Genitals, etc.  Hedgehogs, especially males, have an unfortunate tendency to
get things caught in rather sensitive places (imagine yourself squirming,
naked, through bedding like your hedgehog does).  Things such as bits of
litter (clay, corncob, etc.) can easily become caught in the penile sheath,
which can cause serious inflammation and infection, along with a host of
other problems.  Females are not exempt from this type of problem, either,
though the incidence is much lower.  A daily inspection is strongly
recommended to avoid a minor irritation becoming something very serious.

Quills and skin.  Aside from mites [8.2], few problems affect either the
quills or the skin.  Hedgehogs can get fungal infections such as ringworm,
but these are fairly rare.  Veterinary diagnosis and treatment will take care
of fungus problems.  Hedgehogs do also occasionally get cysts.  These are
easily treated by a veterinarian.

Internal problems.  Hedgehogs are prone to a myriad of possible internal
problems, especially things such as bowel obstructions.  Keep an eye on your
hedgies' eating habits, and on their droppings [9.2].  Major changes in
dropping can indicate all sorts of possible problems.  Just about any such
problem is something for a vet to deal with, rather than yourself.

Internal infections of various sorts often show up in the form of green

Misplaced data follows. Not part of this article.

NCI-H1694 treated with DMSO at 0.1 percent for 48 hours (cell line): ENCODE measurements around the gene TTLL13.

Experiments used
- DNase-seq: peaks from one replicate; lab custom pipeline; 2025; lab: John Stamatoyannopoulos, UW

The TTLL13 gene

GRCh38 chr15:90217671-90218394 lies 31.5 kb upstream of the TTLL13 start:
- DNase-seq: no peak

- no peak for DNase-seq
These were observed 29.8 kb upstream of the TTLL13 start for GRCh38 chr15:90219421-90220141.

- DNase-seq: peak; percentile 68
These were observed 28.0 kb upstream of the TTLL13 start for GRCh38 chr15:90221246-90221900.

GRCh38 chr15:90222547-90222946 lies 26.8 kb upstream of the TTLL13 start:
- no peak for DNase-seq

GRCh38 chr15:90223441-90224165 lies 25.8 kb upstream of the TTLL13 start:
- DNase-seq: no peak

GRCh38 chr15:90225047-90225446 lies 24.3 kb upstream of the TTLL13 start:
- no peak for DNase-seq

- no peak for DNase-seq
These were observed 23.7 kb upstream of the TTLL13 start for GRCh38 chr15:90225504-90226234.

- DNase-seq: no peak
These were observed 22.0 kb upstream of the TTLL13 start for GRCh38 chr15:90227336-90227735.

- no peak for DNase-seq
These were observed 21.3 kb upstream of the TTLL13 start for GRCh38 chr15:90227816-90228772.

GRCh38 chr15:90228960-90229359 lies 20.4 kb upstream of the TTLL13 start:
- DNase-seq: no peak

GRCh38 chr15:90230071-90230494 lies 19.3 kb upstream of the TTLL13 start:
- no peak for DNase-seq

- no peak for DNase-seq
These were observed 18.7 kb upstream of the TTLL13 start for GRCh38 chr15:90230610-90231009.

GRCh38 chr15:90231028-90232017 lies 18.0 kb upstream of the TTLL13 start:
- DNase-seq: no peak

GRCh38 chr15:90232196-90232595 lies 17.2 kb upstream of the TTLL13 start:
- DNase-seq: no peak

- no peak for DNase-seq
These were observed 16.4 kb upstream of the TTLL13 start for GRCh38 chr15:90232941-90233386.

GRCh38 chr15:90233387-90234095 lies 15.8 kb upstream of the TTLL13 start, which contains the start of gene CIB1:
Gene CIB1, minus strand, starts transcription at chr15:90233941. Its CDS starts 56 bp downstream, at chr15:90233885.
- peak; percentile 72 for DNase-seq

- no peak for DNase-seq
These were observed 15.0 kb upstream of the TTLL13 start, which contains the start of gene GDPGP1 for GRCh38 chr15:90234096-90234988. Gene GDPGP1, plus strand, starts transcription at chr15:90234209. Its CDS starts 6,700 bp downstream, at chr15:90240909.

droppings [9.2].  A slight greenish tinge to the droppings is not a worry --
in the case of problems, we are talking about bright, forest green!

The other large scope of internal problems are from tumours, which are quite
prevalent in hedgehogs.  There isn't much you can do about detecting these,
except to get your little friend to the veterinarian ASAP if there is an
unexplained problem, or an obvious lump.

Another problem which occurs in female hedgehogs are mammary tumours.  Again,
if caught early enough, these can be surgically removed by a veterinarian.
Fortunately, this isn't a common problem, but it is a life threatening one if
and when it does occur.

Hedgehogs can also suffer from such unpleasant ailments as prolapsed bowels,
and in females prolapsed uterus.  These problems can be treated by a
veterinarian, if you get your little friend to help quickly.

Blood in urine or feces.  This is somewhat of a special case of internal
problems.  Blood spots in either urine or feces can be from an incredibly
wide range of causes, and can be either a one-time thing (say, from